I wish I could say that those moments were so directly inspired by Catch-22, except that none of it was conscious. Though, given that I believe that Catch-22 is the novel of the 20th (and maybe 21st) century(ies), I can’t imagine I would’ve escaped without having some echo of the novel in there. If you’re going to write something that makes claims to satire, you need to grapple with that book.

Do you know what the New York Times reviewer said about Heller’s novel at the time of its release?

Catch-22 has much passion, comic and fervent, but it gasps for want of craft and sensibility. If Catch-22 were intended as a commentary novel, such sideswiping of character and action might be taken care of by thematic control. It fails here because half its incidents are farcical and fantastic.

I love that, partially panned for being too farcical and fantastical when really what it signaled was the ground opening beneath our feet and swallowing us into something new.

As I said, John Irving, particularly early Irving, is hugely influential on me. Francine Prose is one of the best contemporary satirists when she’s working in that mode (Blue Angel, My New American Life), though I don’t know how influential she is other than I strive for the same sharpness of tone.

Elsewhere I wrote about the “White Male Fuck-up Novel” (WMFuN), of which I consider The Funny Man to be one, and which is a genre that holds a lot of my favorite books. A Fan’s Notes may be my favorite out of that bunch. I love books that can do funny/sad, or even funny/hopelessness. That’s just the kind of guy I am.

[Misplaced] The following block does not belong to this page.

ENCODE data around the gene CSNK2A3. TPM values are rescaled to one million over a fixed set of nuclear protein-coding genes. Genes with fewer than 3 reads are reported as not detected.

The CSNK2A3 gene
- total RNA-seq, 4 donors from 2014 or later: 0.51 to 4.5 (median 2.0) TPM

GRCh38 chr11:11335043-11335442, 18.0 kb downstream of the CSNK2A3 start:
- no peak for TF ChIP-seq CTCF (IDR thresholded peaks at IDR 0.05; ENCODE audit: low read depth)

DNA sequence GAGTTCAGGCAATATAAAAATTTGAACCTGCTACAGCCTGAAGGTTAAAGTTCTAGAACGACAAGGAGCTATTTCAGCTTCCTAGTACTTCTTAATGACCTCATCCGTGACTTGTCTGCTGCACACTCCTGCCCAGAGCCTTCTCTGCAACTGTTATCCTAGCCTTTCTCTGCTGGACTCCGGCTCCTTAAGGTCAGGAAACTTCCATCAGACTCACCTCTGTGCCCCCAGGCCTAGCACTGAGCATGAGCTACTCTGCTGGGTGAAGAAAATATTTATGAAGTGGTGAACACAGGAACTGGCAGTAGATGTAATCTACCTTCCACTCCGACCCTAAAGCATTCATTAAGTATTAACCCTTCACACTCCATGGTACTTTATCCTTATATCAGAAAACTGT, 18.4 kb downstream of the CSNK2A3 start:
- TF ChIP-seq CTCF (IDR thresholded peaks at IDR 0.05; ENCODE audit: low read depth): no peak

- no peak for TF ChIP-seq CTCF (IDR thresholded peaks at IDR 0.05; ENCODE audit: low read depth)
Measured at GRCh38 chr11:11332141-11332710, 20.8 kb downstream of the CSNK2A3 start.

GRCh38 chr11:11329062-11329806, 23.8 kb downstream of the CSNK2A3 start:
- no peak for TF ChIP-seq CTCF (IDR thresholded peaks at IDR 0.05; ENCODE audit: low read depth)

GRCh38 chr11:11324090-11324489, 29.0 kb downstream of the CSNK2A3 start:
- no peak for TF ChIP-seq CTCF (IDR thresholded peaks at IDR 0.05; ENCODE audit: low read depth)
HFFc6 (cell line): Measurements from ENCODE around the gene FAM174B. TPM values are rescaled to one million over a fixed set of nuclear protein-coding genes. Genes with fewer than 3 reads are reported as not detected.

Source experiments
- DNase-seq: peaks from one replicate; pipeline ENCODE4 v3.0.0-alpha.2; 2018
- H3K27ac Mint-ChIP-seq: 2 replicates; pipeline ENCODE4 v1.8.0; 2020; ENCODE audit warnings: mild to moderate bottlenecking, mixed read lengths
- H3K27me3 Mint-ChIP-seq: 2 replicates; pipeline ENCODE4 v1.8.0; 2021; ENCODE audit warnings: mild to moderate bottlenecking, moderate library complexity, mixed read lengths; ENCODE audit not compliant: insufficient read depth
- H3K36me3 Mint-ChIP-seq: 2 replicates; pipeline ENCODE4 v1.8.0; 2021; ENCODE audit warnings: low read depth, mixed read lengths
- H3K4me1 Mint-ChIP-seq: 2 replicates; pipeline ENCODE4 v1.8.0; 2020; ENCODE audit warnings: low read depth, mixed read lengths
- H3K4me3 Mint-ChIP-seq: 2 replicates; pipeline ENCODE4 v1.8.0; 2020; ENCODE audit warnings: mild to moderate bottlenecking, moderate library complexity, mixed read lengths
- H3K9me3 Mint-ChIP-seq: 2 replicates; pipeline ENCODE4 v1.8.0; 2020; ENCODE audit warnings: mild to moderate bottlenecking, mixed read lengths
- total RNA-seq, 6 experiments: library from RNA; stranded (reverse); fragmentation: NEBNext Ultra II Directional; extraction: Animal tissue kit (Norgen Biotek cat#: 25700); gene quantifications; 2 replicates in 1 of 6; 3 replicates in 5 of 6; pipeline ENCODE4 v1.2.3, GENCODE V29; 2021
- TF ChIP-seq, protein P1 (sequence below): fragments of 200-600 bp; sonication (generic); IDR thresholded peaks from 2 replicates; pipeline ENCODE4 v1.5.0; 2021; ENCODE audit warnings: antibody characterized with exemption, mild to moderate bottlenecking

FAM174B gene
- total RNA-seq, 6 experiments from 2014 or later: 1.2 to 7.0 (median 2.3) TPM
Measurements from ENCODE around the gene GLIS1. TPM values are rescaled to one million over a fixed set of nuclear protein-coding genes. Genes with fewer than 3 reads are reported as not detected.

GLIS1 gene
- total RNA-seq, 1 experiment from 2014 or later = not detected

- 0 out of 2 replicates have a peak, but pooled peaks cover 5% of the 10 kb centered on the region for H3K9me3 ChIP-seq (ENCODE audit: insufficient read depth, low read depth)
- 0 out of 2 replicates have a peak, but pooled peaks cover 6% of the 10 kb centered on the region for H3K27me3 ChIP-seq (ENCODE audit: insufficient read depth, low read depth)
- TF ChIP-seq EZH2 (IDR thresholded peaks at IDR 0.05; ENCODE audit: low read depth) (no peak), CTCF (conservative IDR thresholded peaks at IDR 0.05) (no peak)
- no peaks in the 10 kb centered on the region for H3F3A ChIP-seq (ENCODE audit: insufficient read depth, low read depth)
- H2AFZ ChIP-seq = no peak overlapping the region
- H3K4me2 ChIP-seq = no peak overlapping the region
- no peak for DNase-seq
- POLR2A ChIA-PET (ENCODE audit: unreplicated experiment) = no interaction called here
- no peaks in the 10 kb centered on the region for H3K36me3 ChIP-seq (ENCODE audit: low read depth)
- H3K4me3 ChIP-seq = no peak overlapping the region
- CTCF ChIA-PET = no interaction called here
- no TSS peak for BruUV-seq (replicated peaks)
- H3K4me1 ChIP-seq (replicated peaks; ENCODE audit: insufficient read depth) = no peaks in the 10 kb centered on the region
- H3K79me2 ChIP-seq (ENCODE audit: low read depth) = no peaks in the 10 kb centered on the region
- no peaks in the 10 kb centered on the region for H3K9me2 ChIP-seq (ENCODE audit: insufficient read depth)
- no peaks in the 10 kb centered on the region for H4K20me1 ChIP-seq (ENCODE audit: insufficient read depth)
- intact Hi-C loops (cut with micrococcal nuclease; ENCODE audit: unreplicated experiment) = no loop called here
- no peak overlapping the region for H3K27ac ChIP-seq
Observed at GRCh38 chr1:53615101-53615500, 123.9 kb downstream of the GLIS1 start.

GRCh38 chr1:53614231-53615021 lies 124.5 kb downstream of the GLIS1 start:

The funny man has a certain flexibility. Not only can he get his whole fist in his mouth, but in one of the funniest sections in the book he invents a comeback act that consists of dislocating his joints and flailing all the loose parts. His agent tells him it’s grotesque, not funny, but he performs it anyway in a club:



[S]oon there is the sound of glass breaking as the woman in the front row falls into a dead faint and takes out the cocktail table with her. From somewhere in the back a keening wail like a harpooned seal rises in intensity. Other people appear to be fainting as well, or holding back their hurl with hands over mouths…. His last image is of a young couple…the young man has wrapped his arm around the young woman’s shoulder and with his free hand, he covers her face by pulling it to his chest. ‘They’re going to make it,’ the funny man thinks.

 

All this seems to parallel a pattern we’ve come to expect: Celebrities are provided a certain [moral] flexibility, and when they abuse it, they become publicly alienated from those who nurtured them in the first place. Are we setting those poor people up to fail? Some kind of elemental Killing of the Divine King martyrdom?

Short answer, yes. Short example, Kim Kardashian.

There are lines that we don’t want crossed and the excommunication is often swift (but rarely final). The Kardashian/Humphries wedding/divorce is a current and handy example. Kim Kardashian was first made famous through a “private” sex tape, the origin of which is quite possibly Kamp Kardashian.

Over time that fame morphed this young woman into a brand spokeswoman for—I’m not sure what, but I see her all the time. Her life is now apparently interesting enough to dramatize on television. She is not American royalty per se, but reportedly 8-10 million people watched her wedding. I was among them. As long as we could believe the (apparent) fiction that it was about love, she is an object of fascination and interest. Unfortunately, the divorce exposed the subtext everyone already knew was there, that this union was as much about money as love, and the removal of this scrim of respectability means we must turn on her.